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‘Spring’ delayed as Cuba follows China's model

Pope Benedict XVI’s call for 'authentic freedom' during his recent visit to Cuba is unlikely to spur democracy. But other factors suggest economic changes are under way, patterned after the Chinese example, namely creating a market economy under an authoritarian, communist political system.

Cuba's Cardinal Jaime Ortega celebrates Good Friday Mass during Holy Week in the cathedral in Havana, Cuba, April 6. Cuba's Communist government declared Good Friday a holiday to honor a request that Pope Benedict XVI made during his recent visit. Columnist John Hughes argues the pope's recent visit won't inspire democratic reform, but economic changes are afoot, modeled after China.

Javier Galeano/AP

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Pope Benedict XVI’s call for “authentic freedom” during his recent visit to Cuba is unlikely to result in any early conversion to democracy. Communism will remain an excuse for authoritarian, one-party rule in that benighted island. A Cuban “spring,” modeled on events in the Arab world, is not about to blossom.

But if party rulers were quick to rule out any prospect of political reform, other factors suggest economic changes are under way. They are patterned after the Chinese example, namely creating a market economy under a communist political system. The Cuban regime has been closely following China’s course. 

Raúl Castro, who succeeded his ailing brother Fidel in the presidency, announced last year that half a million government workers would be laid off and that the creation of small private businesses would be encouraged.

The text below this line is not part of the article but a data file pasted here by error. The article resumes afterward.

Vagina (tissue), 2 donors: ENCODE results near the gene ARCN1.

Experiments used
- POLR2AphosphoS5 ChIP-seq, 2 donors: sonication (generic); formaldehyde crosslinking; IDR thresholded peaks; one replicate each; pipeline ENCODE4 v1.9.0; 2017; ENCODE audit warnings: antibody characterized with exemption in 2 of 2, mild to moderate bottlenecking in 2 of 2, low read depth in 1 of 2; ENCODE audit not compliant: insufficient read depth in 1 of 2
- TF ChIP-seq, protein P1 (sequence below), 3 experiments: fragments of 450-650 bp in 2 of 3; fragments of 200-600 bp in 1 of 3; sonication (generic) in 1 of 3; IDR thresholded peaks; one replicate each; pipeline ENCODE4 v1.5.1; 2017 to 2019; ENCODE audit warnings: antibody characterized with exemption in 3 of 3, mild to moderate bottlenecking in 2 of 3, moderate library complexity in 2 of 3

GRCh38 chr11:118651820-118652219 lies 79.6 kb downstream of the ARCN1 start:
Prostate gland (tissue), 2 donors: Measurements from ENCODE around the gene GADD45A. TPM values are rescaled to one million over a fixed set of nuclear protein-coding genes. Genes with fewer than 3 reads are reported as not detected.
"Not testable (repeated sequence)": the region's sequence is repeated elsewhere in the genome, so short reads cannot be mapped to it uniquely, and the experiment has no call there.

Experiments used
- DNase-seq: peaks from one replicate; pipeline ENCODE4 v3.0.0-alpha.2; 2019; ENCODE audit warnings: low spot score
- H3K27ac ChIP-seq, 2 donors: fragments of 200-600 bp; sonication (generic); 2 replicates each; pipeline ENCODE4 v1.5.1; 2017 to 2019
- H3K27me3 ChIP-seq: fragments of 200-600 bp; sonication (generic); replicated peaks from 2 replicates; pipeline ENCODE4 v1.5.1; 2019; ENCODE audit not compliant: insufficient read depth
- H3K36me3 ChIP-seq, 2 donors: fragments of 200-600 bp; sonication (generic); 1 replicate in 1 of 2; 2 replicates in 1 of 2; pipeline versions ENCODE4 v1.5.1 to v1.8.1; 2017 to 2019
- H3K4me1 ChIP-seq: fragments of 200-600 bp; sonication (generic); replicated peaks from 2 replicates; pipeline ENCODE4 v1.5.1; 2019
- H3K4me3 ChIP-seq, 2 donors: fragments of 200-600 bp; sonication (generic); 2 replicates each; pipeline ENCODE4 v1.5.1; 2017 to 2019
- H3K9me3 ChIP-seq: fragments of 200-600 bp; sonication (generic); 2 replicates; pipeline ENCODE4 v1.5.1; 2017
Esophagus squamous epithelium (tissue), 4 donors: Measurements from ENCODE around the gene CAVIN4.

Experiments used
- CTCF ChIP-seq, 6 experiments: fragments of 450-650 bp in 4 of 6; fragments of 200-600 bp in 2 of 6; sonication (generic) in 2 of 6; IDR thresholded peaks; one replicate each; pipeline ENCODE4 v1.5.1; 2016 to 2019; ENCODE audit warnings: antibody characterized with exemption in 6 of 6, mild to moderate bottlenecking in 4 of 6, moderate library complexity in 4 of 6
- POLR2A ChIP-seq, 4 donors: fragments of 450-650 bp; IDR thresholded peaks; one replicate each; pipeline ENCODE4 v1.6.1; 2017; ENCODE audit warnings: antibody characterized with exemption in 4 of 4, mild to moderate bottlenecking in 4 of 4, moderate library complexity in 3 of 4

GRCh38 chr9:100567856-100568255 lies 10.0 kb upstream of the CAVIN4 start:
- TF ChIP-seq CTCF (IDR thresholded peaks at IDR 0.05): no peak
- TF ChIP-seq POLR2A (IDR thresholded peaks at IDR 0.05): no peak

That has not happened as speedily as projected, but there is substantial progress in shifting from an all-government-employed workforce to a newly created private sector of small businesses.

Cuba’s many small farmers now can lease unused state lands for up to 25 years to expand their production. For the first time, Cubans can now buy and sell cars and houses. They can own mobile phones and computers, although the government continues to restrict their access to information from outside Cuba. Access to the Internet is difficult and expensive.

This is a far cry from turning a tattered and forlorn state-run economy, which Raúl Castro himself deplored for its absenteeism and corruption and work-shirking, into a thriving free-enterprise one, but it moves in the right direction. 

It is also a welcome change for many Cubans from declining social services in such areas as health care and education, and a new emphasis on production and even exports.

A critical question is who will succeed Cuba’s aging leadership. Raúl Castro is 80. Fidel Castro is 85, and although he no longer takes an active role in governing, he remains an influential oracle of the Cuban revolution. The worst scenario would be the emergence of an Army strongman who plunges the country into martial rule.


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